Banks are generally restricted by their regulators as to the size of the loans they can provide to a single client, sector or country. They are also constrained by the time profile of their deposits. Therefore, they negotiate very carefully the terms of their involvement in a new infrastructure project in order to avoid the possibility of default by the borrowing party, which is the primary risk faced by any financial intermediary. To this end, banks engage in project risk management which covers the whole period of their exposure, that is, all phases of the project (engineering and construction, start-up and operations) if the loan extends into the operations phase.

Given the size of an average infrastructure loan, it is usually underwritten by several large international banks and in which domestic banks may take part.

Although syndicated loans require considerable time to be packaged, their main advantage is that they limit the exposure of each bank. Furthermore, the participation of a domestic bank in the deal and its willingness to take on part of the risk gives more confidence to the foreign partners in the viability of the project.

The same can be said about participation by multilateral government agencies such as IFC, the Inter-American Development Bank or the Asian Development Bank.7 Export credit agencies (ECAs) may also take part in the financing package provided by banks. This is usually the case for BOT projects which necessitate imports of equipment. However, opinions may differ as to the importance of the role of ECAs in infrastructure financing. O’Sullivan (1996), quoting two experts one from a commercial bank and the other from an ECA, notes that the bank officer believes that an ECA involvement is time-consuming and costly, while the ECA officer states that ECAs give more confidence to banks when they are involved in a project.

Debt Securities An alternative to loans available to sponsors of an infrastructure project are debt securities, essentially bonds. If a large firm with good credit ratings is the main sponsor of the project, it will not face major difficulties in issuing these bonds whether on the domestic or international markets. These long-term securities are mainly purchased by institutional investors such as pension funds and life insurance companies. For pension funds, the long-term nature of contributions and retirement payments make their investment policies long-term, and thus bonds are suitable securities for these institutions. Life insurance companies also have long-term investment policies since their revenues extend over a long period. Furthermore, these institutional investors generally face strict regulations and are limited as to the types of securities in which they can invest. Highly rated corporate bonds are considered by regulators as acceptable investments for these institutional investors.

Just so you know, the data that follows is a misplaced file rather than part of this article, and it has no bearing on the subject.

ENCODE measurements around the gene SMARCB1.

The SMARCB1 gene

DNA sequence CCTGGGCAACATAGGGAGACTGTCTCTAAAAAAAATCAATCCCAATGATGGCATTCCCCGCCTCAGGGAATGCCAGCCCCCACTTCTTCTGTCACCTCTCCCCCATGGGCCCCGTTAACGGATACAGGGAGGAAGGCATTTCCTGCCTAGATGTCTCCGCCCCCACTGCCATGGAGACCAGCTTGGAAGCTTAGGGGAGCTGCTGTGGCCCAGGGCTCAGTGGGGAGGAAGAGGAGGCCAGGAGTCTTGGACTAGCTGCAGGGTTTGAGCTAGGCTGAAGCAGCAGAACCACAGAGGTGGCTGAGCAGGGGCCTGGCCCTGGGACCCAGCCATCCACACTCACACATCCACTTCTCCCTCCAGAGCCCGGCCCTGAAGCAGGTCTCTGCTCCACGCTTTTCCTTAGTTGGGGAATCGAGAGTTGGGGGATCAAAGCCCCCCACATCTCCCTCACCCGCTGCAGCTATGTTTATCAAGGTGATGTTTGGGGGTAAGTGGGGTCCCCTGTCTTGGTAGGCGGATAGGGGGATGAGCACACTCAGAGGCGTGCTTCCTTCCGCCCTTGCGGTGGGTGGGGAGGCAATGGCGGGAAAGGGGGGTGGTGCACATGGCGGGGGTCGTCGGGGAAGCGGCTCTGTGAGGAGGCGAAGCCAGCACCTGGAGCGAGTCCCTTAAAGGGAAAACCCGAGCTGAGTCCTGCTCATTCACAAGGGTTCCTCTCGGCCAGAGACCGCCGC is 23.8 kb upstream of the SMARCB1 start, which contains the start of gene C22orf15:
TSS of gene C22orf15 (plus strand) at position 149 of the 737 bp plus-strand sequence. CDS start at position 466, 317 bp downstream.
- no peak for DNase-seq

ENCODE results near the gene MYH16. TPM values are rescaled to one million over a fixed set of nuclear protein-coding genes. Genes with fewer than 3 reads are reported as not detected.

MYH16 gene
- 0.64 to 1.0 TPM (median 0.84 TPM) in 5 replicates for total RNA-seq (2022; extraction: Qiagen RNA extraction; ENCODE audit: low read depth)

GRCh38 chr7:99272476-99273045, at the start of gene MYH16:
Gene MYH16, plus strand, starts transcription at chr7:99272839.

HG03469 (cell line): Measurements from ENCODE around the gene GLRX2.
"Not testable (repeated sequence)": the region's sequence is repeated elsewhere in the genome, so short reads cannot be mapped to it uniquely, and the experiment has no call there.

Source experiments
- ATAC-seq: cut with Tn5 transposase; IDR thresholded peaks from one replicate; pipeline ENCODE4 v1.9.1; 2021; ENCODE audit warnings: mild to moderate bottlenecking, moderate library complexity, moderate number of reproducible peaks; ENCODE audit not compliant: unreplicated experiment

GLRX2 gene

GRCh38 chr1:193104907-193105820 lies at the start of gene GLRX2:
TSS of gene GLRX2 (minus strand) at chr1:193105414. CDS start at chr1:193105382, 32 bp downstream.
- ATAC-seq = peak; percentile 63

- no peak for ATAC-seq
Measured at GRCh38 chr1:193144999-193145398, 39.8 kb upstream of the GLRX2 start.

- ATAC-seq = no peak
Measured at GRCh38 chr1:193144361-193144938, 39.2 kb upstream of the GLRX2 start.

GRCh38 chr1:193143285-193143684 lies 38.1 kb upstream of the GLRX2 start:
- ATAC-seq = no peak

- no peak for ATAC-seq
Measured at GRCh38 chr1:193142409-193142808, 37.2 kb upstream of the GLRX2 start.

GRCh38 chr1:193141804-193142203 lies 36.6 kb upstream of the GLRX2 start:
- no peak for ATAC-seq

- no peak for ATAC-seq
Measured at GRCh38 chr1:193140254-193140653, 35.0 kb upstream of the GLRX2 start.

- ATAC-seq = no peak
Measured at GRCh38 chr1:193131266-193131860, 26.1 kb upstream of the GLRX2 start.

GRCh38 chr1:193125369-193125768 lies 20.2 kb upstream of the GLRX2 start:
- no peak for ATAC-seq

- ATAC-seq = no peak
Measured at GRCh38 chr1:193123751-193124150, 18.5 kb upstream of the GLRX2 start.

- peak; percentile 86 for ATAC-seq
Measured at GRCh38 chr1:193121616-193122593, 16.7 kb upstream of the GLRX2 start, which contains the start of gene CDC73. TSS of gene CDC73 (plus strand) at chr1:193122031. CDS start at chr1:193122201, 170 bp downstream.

Another type of bonds which may be issued by the sponsors are revenue bonds. Unlike bonds issued by an established company, these bonds are backed by the cashflows generated by the project as well as the project company assets. This is a riskier type of investment and thus potential investors will be very demanding and will scrutinize all aspects of the project before committing any funds.

Commercial paper, a short-term security, may also be issued by the sponsors. However, this type of security can only be issued by large and established companies and sold at a discount on international markets. Commercial paper can be a suitable source of funds to meet short-term needs of the project company.